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Gasperi J.,University Paris Est Creteil | Laborie B.,SIAAP | Rocher V.,SIAAP
Chemical Engineering Journal | Year: 2012

This study aims at examining the performance of the ballasted flocculation unit (BFU) on treating combined sewer overflows (CSOs) and the evaluation depends on the values obtained of routine wastewater parameters and on the contents of a large broad spectrum of pollutants. Accordingly, the full-scale BFU at the largest wastewater treatment plant in Europe (Seine Aval plant near Paris, France) is investigated during three sampling campaigns. Of the 97 molecules targeted, 57 substances including 18 priority substances and 11 priority hazardous substances were detected in the BFU influents confirming that wet weather flow (WWF) treatment has definitively proven to be necessary. The WWF treatment by ballasted flocculation appears as a promising but not a fully adapted technology for use in densely urbanized areas to considerably mitigate the CSO impacts. On operating at the optimal chemical and sand doses, this process appears to be a suitable technology to remove particles, carbonaceous and phosphorous pollutants, particulate metals and most of hydrophobic organic compounds whilst nitrogenous pollutants and most of hydrophilic compounds are from poorly (<20%) to moderately (<50%) removed. The BFU appeared less sensitive to the influent concentration fluctuations and hydraulic peak load (at the scale of the campaigns considered) than to the adjustments of chemical doses and sand injection. Investigating the performance of such process, could serve to develop management strategies that enable mitigating the impacts of CSOs on receiving water in compliance with the Water Framework Directive objectives. © 2012 Elsevier B.V. Source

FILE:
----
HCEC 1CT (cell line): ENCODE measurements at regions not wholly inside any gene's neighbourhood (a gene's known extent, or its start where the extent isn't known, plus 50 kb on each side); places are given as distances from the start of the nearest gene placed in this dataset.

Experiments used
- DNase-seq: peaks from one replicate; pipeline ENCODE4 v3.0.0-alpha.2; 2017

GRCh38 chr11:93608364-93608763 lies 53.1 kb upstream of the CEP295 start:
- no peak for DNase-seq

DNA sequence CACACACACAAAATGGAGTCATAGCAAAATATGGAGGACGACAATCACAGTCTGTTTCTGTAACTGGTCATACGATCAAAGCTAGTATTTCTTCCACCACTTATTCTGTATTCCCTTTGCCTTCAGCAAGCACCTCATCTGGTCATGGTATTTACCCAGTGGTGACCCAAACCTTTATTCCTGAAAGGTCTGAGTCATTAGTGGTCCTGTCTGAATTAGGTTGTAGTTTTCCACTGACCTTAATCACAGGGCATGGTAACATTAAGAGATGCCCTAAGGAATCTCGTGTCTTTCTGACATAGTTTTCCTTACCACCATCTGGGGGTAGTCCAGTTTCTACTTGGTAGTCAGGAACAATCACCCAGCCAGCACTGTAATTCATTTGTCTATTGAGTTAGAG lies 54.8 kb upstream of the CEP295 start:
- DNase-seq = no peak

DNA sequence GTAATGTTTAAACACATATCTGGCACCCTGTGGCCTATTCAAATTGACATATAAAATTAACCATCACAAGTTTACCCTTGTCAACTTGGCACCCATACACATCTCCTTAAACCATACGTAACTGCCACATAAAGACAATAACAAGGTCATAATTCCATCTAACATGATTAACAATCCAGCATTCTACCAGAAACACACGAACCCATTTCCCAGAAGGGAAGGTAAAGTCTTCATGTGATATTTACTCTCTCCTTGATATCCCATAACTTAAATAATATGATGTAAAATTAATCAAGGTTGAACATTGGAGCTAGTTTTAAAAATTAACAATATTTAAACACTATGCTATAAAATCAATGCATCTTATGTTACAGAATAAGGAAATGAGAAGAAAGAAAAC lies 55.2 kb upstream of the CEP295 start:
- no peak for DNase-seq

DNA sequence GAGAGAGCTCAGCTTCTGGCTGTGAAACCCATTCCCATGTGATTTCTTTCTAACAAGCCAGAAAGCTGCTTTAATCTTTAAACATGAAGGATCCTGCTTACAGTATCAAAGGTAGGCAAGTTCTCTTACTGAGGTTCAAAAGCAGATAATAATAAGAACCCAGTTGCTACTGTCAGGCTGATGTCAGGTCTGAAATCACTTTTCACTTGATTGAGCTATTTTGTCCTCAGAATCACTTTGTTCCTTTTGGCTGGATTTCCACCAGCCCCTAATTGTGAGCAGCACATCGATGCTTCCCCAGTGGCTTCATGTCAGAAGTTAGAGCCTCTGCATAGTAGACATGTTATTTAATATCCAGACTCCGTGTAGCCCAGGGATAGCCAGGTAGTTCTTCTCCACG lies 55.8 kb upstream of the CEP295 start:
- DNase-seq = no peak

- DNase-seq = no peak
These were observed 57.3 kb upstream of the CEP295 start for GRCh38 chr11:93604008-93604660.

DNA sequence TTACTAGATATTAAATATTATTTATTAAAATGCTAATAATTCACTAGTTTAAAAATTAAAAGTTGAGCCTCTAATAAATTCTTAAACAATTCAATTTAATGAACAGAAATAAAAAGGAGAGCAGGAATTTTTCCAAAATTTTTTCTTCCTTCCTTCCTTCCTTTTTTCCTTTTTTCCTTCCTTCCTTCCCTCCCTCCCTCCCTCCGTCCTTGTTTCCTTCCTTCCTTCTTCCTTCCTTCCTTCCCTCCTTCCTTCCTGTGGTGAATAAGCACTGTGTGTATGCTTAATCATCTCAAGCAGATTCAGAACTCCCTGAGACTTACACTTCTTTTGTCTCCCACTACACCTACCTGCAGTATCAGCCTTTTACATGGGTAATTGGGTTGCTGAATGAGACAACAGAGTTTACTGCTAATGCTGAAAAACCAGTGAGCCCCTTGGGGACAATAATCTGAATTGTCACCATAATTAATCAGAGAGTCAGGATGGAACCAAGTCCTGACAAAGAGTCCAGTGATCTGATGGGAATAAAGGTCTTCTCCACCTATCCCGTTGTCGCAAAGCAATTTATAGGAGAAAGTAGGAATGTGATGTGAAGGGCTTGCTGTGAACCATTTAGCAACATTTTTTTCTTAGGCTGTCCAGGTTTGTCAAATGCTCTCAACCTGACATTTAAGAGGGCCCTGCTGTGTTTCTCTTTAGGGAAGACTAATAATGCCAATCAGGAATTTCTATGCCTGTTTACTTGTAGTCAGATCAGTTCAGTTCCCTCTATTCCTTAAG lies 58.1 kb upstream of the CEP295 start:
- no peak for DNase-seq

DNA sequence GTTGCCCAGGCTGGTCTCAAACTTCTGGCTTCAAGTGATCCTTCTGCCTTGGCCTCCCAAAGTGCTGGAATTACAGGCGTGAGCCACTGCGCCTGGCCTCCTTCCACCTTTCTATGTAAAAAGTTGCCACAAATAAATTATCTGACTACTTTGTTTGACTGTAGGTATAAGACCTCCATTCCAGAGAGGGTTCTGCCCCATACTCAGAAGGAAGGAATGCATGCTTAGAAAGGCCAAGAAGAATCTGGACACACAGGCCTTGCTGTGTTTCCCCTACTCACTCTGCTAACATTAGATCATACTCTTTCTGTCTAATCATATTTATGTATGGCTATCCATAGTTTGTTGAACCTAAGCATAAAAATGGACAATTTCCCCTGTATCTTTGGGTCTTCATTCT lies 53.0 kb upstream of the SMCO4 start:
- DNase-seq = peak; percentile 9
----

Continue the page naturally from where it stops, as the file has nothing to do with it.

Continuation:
Berge A.,Laboratoire Central Of La Prefecture Of Police | Berge A.,University Paris Est Creteil | Gasperi J.,University Paris Est Creteil | Rocher V.,SIAAP | And 3 more authors.
Science of the Total Environment | Year: 2014

Phthalates and alkylphenols are toxics classified as endocrine disrupting compounds (EDCs). They are of particular concern due to their ubiquity and generally higher levels found in the environment comparatively to other EDCs. Industrial and domestic discharges might affect the quality of receiving waters by discharging organic matter and contaminants through treated waters and combined sewer overflows. Historically, industrial discharges are often considered as the principal vector of pollution in urban areas. If this observation was true in the past for some contaminants, no current data are today available to compare the quality of industrial and domestic discharges as regards EDCs. In this context, a total of 45 domestic samples as well as 101 industrial samples were collected from different sites, including 14 residential and 33 industrial facilities. This study focuses more specifically on 4 phthalates and 2 alkylphenols, among the most commonly studied congeners. A particular attention was also given to routine wastewater quality parameters. For most substances, wastewaters from the different sites were heavily contaminated; they display concentrations up to 1200. μg/l for di-(2-ethylhexyl) phthalate and between 10 and 100. μg/l for diethyl phthalate and nonylphenol. Overall, for the majority of compounds, the industrial contribution to the flux of contaminant reaching the wastewater treatment plants ranges between 1 and 3%. The data generated during this work constitutes one of the first studies conducted in Europe on industrial fluxes for a variety of sectors of activity. The study of the wastewater contribution was used to better predict the industrial and domestic contributions at the scale of a huge conurbation heavily urbanized but with a weak industrial cover, illustrated by Paris. Our results indicate that specific investigations on domestic discharges are necessary in order to reduce the release of phthalates and alkylphenols in the sewer systems for such conurbations. © 2014 Elsevier B.V. Source